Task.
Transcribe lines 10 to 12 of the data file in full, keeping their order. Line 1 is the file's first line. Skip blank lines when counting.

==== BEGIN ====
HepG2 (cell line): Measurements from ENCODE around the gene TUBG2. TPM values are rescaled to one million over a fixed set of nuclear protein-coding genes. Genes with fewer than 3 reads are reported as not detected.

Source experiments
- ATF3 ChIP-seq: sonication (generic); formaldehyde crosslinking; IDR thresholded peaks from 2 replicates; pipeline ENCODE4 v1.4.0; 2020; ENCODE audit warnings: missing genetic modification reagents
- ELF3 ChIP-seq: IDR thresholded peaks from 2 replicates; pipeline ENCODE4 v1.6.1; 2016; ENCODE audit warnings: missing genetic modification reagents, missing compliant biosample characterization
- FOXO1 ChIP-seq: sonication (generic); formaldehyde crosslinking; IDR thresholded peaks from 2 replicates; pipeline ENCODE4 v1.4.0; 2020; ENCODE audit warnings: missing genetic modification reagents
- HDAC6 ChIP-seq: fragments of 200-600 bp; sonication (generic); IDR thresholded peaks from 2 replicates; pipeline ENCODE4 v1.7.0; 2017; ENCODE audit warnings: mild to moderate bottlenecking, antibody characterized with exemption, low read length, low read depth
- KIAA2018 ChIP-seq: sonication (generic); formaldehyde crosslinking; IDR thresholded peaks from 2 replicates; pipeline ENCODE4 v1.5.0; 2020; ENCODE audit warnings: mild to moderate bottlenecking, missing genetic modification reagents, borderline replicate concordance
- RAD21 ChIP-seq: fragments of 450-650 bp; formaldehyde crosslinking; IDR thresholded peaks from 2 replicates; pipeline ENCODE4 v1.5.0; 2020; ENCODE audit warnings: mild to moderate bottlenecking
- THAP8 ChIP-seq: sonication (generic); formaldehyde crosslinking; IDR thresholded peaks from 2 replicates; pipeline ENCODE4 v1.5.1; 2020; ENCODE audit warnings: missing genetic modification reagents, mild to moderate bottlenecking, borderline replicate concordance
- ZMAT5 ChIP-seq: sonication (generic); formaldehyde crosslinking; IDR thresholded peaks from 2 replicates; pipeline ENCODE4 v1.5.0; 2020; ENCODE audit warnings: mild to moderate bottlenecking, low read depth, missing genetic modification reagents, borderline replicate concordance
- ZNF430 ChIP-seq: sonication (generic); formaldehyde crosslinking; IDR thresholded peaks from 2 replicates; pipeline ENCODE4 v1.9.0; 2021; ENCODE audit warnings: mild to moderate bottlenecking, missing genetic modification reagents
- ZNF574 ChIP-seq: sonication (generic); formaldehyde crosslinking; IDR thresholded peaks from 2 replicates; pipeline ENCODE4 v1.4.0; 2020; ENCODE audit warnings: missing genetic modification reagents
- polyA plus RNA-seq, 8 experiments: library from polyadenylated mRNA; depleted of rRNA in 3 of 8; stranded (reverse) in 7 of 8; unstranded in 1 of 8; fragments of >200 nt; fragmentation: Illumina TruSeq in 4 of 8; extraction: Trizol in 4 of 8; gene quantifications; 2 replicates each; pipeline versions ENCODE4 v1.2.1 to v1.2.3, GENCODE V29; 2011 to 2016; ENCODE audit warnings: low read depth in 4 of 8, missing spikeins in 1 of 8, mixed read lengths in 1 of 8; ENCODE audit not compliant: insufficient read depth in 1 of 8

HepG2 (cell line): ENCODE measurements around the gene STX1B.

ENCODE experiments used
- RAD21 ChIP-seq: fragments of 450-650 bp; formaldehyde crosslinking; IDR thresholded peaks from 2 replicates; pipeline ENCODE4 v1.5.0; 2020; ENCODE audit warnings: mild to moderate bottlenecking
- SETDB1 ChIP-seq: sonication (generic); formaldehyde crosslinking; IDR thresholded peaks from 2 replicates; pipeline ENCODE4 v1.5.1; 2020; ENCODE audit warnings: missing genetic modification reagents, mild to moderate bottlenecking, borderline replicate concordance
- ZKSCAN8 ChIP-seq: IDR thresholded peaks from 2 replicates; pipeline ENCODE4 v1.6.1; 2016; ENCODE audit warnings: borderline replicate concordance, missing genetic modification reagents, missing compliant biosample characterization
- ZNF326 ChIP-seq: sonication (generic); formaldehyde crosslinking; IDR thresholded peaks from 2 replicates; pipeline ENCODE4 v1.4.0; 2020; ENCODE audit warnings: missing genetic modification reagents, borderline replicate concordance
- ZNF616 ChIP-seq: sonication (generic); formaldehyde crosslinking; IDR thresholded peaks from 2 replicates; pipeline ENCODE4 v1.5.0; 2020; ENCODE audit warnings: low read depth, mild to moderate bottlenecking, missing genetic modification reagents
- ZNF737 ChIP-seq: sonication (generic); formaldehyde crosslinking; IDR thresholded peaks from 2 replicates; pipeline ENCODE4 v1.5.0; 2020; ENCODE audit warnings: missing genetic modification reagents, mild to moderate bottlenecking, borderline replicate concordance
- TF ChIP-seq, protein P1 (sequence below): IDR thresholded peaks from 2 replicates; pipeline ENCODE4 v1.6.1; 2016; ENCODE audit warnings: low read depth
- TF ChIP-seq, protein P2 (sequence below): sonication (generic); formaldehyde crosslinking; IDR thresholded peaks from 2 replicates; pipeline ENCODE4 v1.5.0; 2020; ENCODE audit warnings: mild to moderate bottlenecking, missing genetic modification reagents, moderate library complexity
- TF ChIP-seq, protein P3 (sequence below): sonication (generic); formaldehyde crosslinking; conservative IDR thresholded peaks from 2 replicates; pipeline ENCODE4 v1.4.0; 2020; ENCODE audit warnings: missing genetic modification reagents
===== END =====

- ZMAT5 ChIP-seq: sonication (generic); formaldehyde crosslinking; IDR thresholded peaks from 2 replicates; pipeline ENCODE4 v1.5.0; 2020; ENCODE audit warnings: mild to moderate bottlenecking, low read depth, missing genetic modification reagents, borderline replicate concordance
- ZNF430 ChIP-seq: sonication (generic); formaldehyde crosslinking; IDR thresholded peaks from 2 replicates; pipeline ENCODE4 v1.9.0; 2021; ENCODE audit warnings: mild to moderate bottlenecking, missing genetic modification reagents
- ZNF574 ChIP-seq: sonication (generic); formaldehyde crosslinking; IDR thresholded peaks from 2 replicates; pipeline ENCODE4 v1.4.0; 2020; ENCODE audit warnings: missing genetic modification reagents